Walter Wright dabbed his brow, then gently wiped stinging sweat from the eyes of his panting, very pregnant wife Wilma.
Glenn Miller’s Moon Love played low on the radio but this was a very Earthbound and stifling hot corridor at St. Mary's Hospital in East St. Louis, Illinois, August 7, 1939.
As Wilma was wheeled into the delivery room, a nun rushed ahead to make sure the drapes were fully drawn; a futile effort to block out the blistering summer sun. But there was no air conditioner, no fan, no escape from the blanketing, sweltering heat that smothered the room.
2006 144 pages
Wilma had joked if there’d been a contest over the gender of her coming first child, she’d win. Now, drenched in sweat, deep in labour, Wilma knew she’d won: She was giving birth to a girl. Her daughter would bear the unusual name of Caroleen Ruth Wright, a special name for a special girl, destined for an unusual life… a contest-winner was born…
As the Wrights drove back to their home in the nearby leafy little town of Maplewood Park, they grinned at the newborn Caroleen asleep on her mother’s lap and reflected on their own lives.
Wilma, the only child of Otis and Ora Gray, was born in Chester but at age 3 moved with her parents to enjoy a quiet life at Maplewood Park.
In contrast, Walter hailed from Columbia, Tennessee, was the fourth of seven children, and his life was far from uneventful:
When he was 10, his mother died from tuberculosis shortly after giving birth to twin girls. One of the babies died. The other, Francis, survived but had severe cerebral palsy. His father moved the family to Springhill, TN, and the children were separated and placed with various relatives. Still grieving the loss of his mother, Walter soon came to feel alone and unwanted as he was shuffled from one relative to another, eventually winding up in Nashville. The emotional scars never healed and a dark side festered in Walter that would eventually reveal itself with tragic consequences. Walter dropped out of Grade 8 and worked several unskilled jobs before arriving in Maplewood Park in 1938, at age 20, to board with a relative, Cliff Latta, and work for his heating coal delivery business.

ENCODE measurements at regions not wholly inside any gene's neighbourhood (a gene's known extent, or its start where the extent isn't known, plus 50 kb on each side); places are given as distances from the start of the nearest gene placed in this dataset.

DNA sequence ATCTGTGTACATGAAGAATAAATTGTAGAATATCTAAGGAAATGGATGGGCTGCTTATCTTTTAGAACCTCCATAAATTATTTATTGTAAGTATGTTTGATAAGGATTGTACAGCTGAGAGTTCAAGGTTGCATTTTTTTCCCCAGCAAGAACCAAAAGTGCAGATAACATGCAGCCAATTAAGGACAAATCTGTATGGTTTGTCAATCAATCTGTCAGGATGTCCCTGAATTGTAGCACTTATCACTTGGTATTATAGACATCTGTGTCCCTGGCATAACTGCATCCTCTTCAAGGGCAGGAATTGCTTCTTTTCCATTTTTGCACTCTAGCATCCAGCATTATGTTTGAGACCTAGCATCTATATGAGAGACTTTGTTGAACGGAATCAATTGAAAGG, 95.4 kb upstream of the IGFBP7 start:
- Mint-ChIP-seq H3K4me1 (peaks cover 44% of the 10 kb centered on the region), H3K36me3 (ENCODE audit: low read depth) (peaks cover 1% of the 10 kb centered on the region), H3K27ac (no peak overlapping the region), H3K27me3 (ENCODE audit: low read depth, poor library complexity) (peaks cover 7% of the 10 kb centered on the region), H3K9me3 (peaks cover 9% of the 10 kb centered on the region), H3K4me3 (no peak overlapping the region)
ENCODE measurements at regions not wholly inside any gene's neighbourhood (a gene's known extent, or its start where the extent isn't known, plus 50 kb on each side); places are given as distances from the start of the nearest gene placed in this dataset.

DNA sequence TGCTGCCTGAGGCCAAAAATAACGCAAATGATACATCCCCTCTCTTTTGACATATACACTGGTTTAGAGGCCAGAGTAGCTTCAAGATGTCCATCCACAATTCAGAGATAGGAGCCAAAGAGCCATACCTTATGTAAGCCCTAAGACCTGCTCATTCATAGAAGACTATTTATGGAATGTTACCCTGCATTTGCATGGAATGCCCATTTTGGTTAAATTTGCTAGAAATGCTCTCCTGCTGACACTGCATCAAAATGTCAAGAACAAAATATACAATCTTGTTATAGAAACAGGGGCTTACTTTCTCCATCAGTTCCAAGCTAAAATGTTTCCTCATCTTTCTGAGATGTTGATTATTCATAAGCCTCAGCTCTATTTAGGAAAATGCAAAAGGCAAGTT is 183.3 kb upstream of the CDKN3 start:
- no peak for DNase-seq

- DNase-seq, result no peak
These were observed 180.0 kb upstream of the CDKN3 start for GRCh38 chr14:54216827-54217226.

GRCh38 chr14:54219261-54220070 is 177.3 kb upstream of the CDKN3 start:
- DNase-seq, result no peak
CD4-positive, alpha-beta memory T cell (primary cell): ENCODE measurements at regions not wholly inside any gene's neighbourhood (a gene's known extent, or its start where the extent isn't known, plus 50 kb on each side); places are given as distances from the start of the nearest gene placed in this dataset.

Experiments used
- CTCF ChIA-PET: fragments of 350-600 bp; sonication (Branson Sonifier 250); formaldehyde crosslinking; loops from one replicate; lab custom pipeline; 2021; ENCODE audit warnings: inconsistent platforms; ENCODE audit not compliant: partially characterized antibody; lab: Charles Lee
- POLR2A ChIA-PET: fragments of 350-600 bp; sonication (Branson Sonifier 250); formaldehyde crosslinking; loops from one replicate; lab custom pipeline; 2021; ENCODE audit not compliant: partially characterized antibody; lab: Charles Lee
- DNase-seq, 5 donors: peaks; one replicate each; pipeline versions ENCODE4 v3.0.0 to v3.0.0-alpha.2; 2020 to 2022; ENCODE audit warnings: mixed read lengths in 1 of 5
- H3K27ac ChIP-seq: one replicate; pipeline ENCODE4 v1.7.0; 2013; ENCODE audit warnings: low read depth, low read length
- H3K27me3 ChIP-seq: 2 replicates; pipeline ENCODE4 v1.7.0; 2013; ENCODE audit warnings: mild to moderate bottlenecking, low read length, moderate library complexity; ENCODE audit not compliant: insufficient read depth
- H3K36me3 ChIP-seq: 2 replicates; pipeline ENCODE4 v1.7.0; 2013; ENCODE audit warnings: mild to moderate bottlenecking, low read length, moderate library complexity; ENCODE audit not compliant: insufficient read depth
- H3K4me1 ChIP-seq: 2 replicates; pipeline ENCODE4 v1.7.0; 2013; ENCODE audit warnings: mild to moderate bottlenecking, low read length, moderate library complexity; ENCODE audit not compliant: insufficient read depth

During a coal delivery to 733 Mildred Avenue, Walter came upon the pretty 17-year-old Wilma, who found him the “most handsome man,” she’d ever seen. It was a fair assessment: Nearly six feet tall, Walter had a well tanned muscular build, tousled hair streaked blond from the sun and “gorgeous blue eyes that twinkled when he laughed.” Sparks flew.
Wilma’s parents however were far from impressed. Ora claimed he came a-courting barefoot, though Wilma disputed this. No one denies he drove up for a date in an old Model-T Ford in dire need of a paint job. But Wilma and her girlfriends soon made it shine with bright yellow paint.
A gifted musician, Wilma, on graduating from Dupo High School, won a music scholarship and was promised a music instructor job after she completed her studies. But she never took advantage of this opportunity.
Deeply in love with Walter, she decided to forego school in the fall of 1938 and instead eloped with Walter to St. Charles, Missouri, where they were married by a Justice of the Peace. Her size-3 peach-colored prom dress served as her wedding gown. The newlyweds honeymooned in a boarding house before moving into Walter’s room next to a barn at Cliff Latta’s coal delivery business.
Soon after, the coal business was sold to man with sons and Walter was no longer needed. He got a watchman’s job on the levee along the Mississippi River paying $20 per week but he had to kick back $5 to keep the job. To supplement his income he also dug ditches and graves.
One day he heard about a job paying $40 a week at the Aluminum Ore plant in E. St. Louis. He found out where the job supervisor lived and went to the man’s house several times until he found him at home. The supervisor was so impressed with Walter’s persistence that he hired him.
After Caroleen’s arrival, Walter became a bricklayer and repaired the Aluminum Ore plant smoke stacks. Occasionally he’d find a pigeon's nest at the top of one of the smoke stacks, with baby pigeons in the nest. Other workers would throw the nests and the chicks to the ground, but Walter would put the tiny birds in his pockets and bring them home where he and Wilma hand fed them until they were big enough to be on their own.
In 1942, When Caroleen was 3, her only sibling, Jo Ann, was born and the young family rented a small frame 3-room house on Mildred Avenue with a red picket fence – and an outhouse out back. There was no running water. Wilma had to pump water and heat the water for dishes and bathing. The home’s saving grace was that it was on the same street as Wilma’s parents. With World War II raging, Walter expected to be drafted at any time and wanted his family close by the children’s grandparents.
Despite wartime, Caroleen enjoyed an idyllic early childhood. Walter earned enough money to enroll her in tap dancing lessons at the Mary Louise Dance School followed by ice sodas at a Woolworth’s Dime Store. “I loved tap dancing,” Caroleen recalls. “I liked the noise the tap shoes made….” She would fondly recollect the experience many years later as a contestant in the Ms Illinois American Senior Classic Pageant – and would win the talent portion of the pageant with her tap routine.